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A wet Pacific storm has lead to an increased threat of landslides and flooding in Western Washington. (AP Photo/file)

Risk of landslides, flooding increases following heavy rain

A wet Pacific storm has led to an increased threat of landslides and flooding in Western Washington.

The National Weather Service issued a Special Weather Statement over the weekend, warning that several inches of rain over the past several days has increased soil moisture and will put extra pressure on soil instability leading to an increased risk of landslides.

Landslides have already been reported in Mukilteo and Auburn as well as on highway 101 near Hood Canal. The landslide in Mukilteo has shut down Sounder train service between Everett and Seattle. The National Weather Service warns more landslides are possible in the coming days.

The flood warning has ended for the Skokomish, Snohomish and Cowlitz River, but a flood warning continues for the Snoqualmie River near Carnation and the Green River near Auburn.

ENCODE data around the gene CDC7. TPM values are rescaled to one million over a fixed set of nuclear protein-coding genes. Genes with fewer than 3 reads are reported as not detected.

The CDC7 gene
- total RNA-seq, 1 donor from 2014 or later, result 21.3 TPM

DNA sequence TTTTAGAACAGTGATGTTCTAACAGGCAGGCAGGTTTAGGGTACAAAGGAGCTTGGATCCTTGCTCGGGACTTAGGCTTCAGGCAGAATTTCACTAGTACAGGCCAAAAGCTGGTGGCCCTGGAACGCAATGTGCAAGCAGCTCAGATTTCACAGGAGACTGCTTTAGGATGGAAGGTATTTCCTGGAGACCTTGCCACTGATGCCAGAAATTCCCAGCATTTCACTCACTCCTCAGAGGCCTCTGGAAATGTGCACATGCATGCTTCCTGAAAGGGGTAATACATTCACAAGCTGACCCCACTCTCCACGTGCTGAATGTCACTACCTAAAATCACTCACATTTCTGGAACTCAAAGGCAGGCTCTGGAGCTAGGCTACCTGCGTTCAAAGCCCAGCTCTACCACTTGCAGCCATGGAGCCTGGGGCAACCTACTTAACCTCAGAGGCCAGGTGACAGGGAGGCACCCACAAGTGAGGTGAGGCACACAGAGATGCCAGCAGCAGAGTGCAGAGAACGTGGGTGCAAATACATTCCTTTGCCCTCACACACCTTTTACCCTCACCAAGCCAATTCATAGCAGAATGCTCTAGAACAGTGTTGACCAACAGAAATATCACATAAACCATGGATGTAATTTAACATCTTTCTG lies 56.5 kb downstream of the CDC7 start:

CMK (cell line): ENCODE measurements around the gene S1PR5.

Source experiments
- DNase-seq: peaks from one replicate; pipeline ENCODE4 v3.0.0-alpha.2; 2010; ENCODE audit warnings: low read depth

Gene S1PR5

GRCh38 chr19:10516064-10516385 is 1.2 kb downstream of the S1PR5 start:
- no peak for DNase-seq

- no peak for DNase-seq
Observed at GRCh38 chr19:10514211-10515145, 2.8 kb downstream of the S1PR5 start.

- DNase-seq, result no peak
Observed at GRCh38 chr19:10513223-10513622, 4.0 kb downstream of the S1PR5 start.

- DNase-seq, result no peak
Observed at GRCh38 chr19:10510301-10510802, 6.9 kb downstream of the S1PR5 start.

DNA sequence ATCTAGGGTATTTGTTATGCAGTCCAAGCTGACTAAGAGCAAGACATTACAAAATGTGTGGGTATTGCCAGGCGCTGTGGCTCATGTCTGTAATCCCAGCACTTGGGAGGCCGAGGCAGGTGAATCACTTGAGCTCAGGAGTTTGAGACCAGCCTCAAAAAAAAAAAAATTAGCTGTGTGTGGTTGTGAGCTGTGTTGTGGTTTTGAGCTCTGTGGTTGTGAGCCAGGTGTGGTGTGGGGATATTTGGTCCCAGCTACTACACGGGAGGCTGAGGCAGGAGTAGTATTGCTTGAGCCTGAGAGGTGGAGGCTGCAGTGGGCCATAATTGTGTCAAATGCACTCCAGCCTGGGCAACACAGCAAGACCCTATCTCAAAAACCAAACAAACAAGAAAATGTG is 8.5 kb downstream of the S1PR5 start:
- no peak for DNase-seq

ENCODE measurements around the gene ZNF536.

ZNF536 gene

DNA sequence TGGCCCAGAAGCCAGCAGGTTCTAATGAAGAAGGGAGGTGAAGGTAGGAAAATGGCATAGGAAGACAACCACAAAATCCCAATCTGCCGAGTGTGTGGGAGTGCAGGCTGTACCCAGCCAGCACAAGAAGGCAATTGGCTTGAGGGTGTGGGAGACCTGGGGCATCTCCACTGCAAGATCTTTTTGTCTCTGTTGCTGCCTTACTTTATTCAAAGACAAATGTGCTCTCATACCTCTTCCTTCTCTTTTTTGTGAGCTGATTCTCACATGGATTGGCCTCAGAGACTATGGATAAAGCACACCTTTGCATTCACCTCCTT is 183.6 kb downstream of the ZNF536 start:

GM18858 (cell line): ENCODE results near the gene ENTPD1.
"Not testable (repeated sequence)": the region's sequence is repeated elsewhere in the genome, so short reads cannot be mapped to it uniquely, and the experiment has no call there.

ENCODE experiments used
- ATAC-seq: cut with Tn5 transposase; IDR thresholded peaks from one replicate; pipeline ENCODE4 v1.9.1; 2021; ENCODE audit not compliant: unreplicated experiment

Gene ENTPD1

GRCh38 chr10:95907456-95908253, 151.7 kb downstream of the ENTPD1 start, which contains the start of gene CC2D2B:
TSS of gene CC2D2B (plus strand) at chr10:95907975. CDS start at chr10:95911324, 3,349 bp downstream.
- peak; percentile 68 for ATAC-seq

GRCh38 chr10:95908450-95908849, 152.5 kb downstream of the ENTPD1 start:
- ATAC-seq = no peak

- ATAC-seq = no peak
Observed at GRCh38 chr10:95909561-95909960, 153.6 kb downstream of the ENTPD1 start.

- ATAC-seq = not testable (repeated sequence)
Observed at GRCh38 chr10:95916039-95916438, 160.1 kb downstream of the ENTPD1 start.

Landslides remain a possibility on soggy slopes. The National Weathers Service says a gradually diminishing risk of landslides will continue for several days after the rain ends.

Rain is forecast to continue through Monday morning but the state should dry out with a mostly clear period from Tuesday through Thursday.

It could feel like spring mid-week when temperatures reach the 50s and 60s under sunny skies across the state.

Forecasters say clouds will return Thursday and Friday with a chance of showers.

The Associated Press contributed to this report.


Jamie Skorheim, MyNorthwest.com Editor
Whether it's floating on Green Lake, eating shrimp tacos at Agua Verde, or taking weekend drives out to the Cascades, she loves to enjoy the Pacific Northwest lifestyle as much as humanly possible.
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